'and this without the manifest dangers that doubling the voltage would involve.

In using the term electrically permeable" in this specification, I mean permeable to cathode ray or electronic discharge, and do not refer to ordinary metallic conduction.

The term electrical image, as used in this specification and in the claims, is defined as an electron or spacecurrent having a cross sectionv which varies in electron density from point "to point throughout the section in substantially the same manner as does the optical image to be reproduced in light intensity.

I claim:

1. In television, the steps of forming an electrical image of the field to be pictured, accelerating the electrons constituting said image, defiecting said electrons after they have attained their accelerated velocity, and selecting electrons from successive portions of said image determined by the deflection thereof.

2. In television, the steps of forming an electrical image of the field to be pictured, liberating secondary electrons by bombardment with selected successive areas of said image, and collecting said secondary electrons to produce a signal current.

3. In television, the steps of forming an electrical image of the field to be pictured, deflecting said image, activating a secondary emitter with a predetermined section thereof, and collecting the secondary emission in a transmitting circuit.

4. In television, the steps of forming an electrical image of the field to be pictured, diverting electrons from the component areas of said image into separate trains in accordance with a predetermined time schedule, and causing one of said trains to generate an electron flow by secondary arcane emission, and collecting said electron flow to form a transmitting current.

5. In television, the steps of forming an electrical image of the field to be pictured, diverting a portion of the electron stream constituting said image, and generating by bombardment with said diverted portion an increased electron flow proportional to said diverted portion of said stream, and collecting said increased flow.

6. In the electrical transmission of pictures, the method of generating a picture current of larger value than that obtainable directly from emission from a photo-electric surface, which comprises the steps of forming an electron image of the field to be pictured, diverting successive portions of said image, bombarding a substance with said electrons capable of electron emission under such bombardment, and collecting the additional electrons thus liberated to produce an increased flow of picture frequency current.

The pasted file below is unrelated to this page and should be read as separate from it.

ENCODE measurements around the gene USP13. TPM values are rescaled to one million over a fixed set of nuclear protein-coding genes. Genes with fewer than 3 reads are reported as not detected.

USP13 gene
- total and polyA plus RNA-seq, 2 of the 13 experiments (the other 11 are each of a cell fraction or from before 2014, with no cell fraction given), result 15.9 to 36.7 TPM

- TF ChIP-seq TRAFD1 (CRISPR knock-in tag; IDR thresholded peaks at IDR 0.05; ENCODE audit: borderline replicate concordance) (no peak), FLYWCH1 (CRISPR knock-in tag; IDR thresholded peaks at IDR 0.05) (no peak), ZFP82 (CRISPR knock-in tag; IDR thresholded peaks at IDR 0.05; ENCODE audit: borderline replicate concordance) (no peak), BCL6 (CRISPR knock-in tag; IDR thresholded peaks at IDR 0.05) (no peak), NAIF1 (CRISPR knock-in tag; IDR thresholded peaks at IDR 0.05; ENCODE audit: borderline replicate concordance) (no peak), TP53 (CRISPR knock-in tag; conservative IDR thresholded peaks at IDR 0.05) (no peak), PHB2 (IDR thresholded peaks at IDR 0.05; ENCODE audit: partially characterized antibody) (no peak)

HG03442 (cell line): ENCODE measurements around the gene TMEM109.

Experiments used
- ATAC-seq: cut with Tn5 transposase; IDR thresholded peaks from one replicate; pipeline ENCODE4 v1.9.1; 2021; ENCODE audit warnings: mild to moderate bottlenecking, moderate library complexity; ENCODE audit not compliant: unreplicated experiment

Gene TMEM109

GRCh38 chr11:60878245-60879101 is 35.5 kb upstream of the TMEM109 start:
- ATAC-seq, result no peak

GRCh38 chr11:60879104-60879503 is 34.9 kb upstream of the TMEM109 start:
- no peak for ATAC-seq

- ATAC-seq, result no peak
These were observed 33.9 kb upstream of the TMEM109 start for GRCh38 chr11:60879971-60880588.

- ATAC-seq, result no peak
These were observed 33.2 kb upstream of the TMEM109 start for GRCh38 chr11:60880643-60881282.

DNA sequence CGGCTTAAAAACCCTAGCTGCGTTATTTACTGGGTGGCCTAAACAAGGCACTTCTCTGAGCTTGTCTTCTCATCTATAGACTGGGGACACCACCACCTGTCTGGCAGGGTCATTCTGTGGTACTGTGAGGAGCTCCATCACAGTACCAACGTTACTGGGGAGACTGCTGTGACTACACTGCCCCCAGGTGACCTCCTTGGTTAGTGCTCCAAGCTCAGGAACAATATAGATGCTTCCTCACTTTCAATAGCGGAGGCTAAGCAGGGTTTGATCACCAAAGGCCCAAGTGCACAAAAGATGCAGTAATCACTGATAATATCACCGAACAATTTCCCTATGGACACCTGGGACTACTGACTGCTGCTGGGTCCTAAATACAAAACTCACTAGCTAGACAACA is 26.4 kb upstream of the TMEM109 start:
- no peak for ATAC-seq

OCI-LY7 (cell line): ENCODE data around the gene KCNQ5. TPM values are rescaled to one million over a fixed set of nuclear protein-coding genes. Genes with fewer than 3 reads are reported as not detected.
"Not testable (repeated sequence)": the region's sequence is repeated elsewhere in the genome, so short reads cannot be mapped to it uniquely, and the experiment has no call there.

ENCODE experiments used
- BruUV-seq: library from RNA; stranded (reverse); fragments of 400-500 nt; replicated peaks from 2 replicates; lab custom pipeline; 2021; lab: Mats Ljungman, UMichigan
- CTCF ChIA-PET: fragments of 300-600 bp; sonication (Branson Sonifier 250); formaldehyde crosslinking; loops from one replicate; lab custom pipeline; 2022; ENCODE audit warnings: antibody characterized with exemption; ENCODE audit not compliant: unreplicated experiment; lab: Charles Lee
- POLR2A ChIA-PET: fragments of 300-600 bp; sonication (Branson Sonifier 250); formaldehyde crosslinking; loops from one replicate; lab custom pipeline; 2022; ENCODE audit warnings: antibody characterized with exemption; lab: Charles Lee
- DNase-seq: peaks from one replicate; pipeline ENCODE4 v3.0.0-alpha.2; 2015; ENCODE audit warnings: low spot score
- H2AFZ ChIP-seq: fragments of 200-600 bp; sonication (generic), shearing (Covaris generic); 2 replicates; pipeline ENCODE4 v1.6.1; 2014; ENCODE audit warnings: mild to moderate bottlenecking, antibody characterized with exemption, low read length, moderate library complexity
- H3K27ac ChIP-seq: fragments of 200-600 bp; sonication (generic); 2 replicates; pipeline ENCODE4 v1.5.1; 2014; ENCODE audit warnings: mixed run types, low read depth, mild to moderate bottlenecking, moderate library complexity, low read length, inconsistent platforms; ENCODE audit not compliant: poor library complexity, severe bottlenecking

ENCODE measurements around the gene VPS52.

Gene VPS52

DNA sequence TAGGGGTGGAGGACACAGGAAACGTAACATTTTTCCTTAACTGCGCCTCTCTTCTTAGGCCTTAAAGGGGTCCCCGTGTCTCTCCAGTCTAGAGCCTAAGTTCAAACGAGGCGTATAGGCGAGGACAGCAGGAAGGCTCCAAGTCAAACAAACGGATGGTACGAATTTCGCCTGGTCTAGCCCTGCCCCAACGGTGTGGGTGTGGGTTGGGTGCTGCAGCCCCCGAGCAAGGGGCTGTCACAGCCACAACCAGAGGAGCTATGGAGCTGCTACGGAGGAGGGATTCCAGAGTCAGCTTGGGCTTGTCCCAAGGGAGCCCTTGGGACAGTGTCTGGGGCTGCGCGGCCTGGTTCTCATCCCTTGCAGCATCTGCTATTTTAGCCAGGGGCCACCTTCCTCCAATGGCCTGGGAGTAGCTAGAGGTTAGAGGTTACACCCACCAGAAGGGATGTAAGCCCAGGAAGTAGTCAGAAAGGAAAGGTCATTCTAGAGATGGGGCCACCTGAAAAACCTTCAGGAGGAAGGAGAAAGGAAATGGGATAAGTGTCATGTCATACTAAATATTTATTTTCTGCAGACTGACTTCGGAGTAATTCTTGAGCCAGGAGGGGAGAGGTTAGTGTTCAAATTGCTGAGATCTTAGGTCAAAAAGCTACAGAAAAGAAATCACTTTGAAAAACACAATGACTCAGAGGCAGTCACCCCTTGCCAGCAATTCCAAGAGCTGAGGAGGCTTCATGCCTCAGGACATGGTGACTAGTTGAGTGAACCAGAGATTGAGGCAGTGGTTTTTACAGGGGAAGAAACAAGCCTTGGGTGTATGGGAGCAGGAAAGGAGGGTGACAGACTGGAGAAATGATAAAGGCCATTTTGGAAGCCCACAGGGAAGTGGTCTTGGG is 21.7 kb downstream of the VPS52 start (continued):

'7. The method of producing currents for the electrical transmission of pictures with a photoelectric device comprising a main chamber containing a photo-sensitive cathode and an auxiliary chamber containing an anode, which comprises forming an electron image of the field to be pictured within said main chamber, diverting 7 a portion of said electron image into said auxiliary chamber, and causing a current flow within said auxiliary chamber in excess of the current correspending to the entering electrons as a result of bombardment by said electrons within said auxiliary chamber.

8. In a television system wherein the television signals are generated by an electronic discharge within an evacuated envelope including an auxiliary chamber, the method of generating such signals which comprises the steps of initiating an electronic discharge which varies in intensity throughout its section as a function of the variation of intensity of illumination throughout .the

pictured field, directing a minute portion of said discharge into said auxiliary chamber, varying the portion directed into said chamber by deflecting said discharge, and causing the portion received within said chamber to initiate within said chamber by secondary emission of electrons a discharge comprising an increased number of electrons thus forming the desired signal.

9. The method of operating a television pickup device wherein an optical image is formed on a photoelectric plate which comprises the steps of selecting electrons emitted from successive elementary areas of said plate, causing said selected electrons to liberate additional electrons by secondary emission, and causing said secondary electrons to initiate a television signal.

10. The method of operating a television pickup device wherein an optical image is formed on a photoelectric plate to cause electrons to be liberated therefrom which comprises scanning the image formed at said plate-to select electrons emitted from successive elementary elements thereof, causing said selected electrons to liberate additional electrons by secondary emission, and causing said secondary electrons to initiate a television signal.

PHILO T. FARNSWORTH.

Classifications
U.S. Classification315/1, 313/265, 313/256, 313/313, 315/11, 313/381, 313/532, 313/240
International ClassificationH01J31/08, H01J31/42
Cooperative ClassificationH01J31/42
European ClassificationH01J31/42